Around this date last year, I came into work and was told I was no longer needed. The week prior I'd submitted a request for vacation and never heard from management. When I asked about it, they told me they would get back to me. They gave me a "different" kind of vacation, one where I never come back. While I was upset at the abrupt notification and lack of professionalism, it was the best thing that has ever happened to me in my entire career. Since I was twenty-two, I've been working with non-profits all over my home town. In 2008, the landscape and scope of my work changed dramatically. With the economy slumping and growing more depressed each day, the donations and support to non-profits floundered. My position had been downsized or cut before but I always had another job lined up. This time, I did not and I went home in a panic.
|Beginning of one bad chapter in life.|
In the winter of 2010 I took a new position (because my current one was being downsized), taking over for someone with a long organizational history. I was already somewhat burned out but I was confident that this organization had a long standing community presence. I was tired of the panic and chaos that so many non-profits operate under. However, I was assured this was not the case with this organization. To bluntly put it, I was lied to. Everyday of work was chaos and pressure to do more with less...bring in more dollars...push...push...push...get it done.
What I took away from my year there was the idea of the manager I never want to be. I approached my manager many times seeking mentoring or leadership advice only to find that she was too consumed in her own personal life and did not want to "manage" anyone. She was constantly worried about appearing "perfect." Several times I attempted to have a serious conversation with her and she would begin tearing up. Her only advice to me ever was "anticipate the move of the other managers...really anticipate and adhere to their needs. They should never have to ask for anything." This is the worst advice I've ever received in my entire career.
Non-profit work is about relationships. I learned that early. It takes a long time to build sincere relationships. I learned a valuable lesson when I took over the job from someone else. She had 30+ years experience and when she left to retire, her relationships retired with her. People said she lived at the organization working day and night. I refused to be that person. When I interviewed for my current position, I was careful to ask many questions about the person leaving. Yes, she was retiring but my company was ready to change the position. I've rarely had a soul say to me "We used to do it like this________." That's all I heard at the other job, everyday. I was hired to carry on a job and complete it as someone else had been doing it since the late 60's. Change was not welcome, nor encouraged.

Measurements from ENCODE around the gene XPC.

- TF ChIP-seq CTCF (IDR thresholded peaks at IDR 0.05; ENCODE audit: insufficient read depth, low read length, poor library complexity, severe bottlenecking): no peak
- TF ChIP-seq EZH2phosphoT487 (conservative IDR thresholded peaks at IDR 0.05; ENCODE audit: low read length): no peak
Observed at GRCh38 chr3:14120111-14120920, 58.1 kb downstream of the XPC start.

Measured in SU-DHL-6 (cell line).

|Oxymoron if there ever was one.|
It has been my experience that when organizations refuse to change or look ahead, they begin to fail. They decompose from the inside out. The staff is angry, tired and used up. The programs suffer and the delivery of a product or service shows the cracks from within. Turnover rates say a lot. I asked a lot of questions before I took my new job. I did not do that before. I trusted that the organizations I worked with had the same passion for my hometown as I have. What I have found, is many of them have a passion for the dollars but not the people behind the monies.
I've learned a valuable lesson in relationships with co-workers. I enjoy working with people but constant socializing with them outside of work is not an appropriate boundary. Bar hopping and party going are not in many job descriptions and I refuse to make that a hobby. There is argument for separation of church and state for an obvious reason. There should also be a valid argument for separation of co-worker and your personal space. What are you going to talk about when you are around your co-workers constantly? Work. Guess what I'd like to not talk about all the time? Work.
What I have taken away from last year most is the need for a work-life balance. Working with non-profits, I am keenly aware that I will never make millions. I want to do a good job. I will work hard. However, I need a life outside of my job. This means, I do not need to work twelve-hour days, have late night emails or texts constantly about work. When I leave work, I like to have a social life with hobbies. I know my job may require me to work outside the nine to five parameters but not everyday. Most importantly, I like to come home not too stressed about my job or living in fear that my position may be eliminated with every passing day. I still have the passion for my hometown but I am cautious about which organizations I attach myself to. The pay is not nearly as important as the satisfaction. Happiness is truly priceless.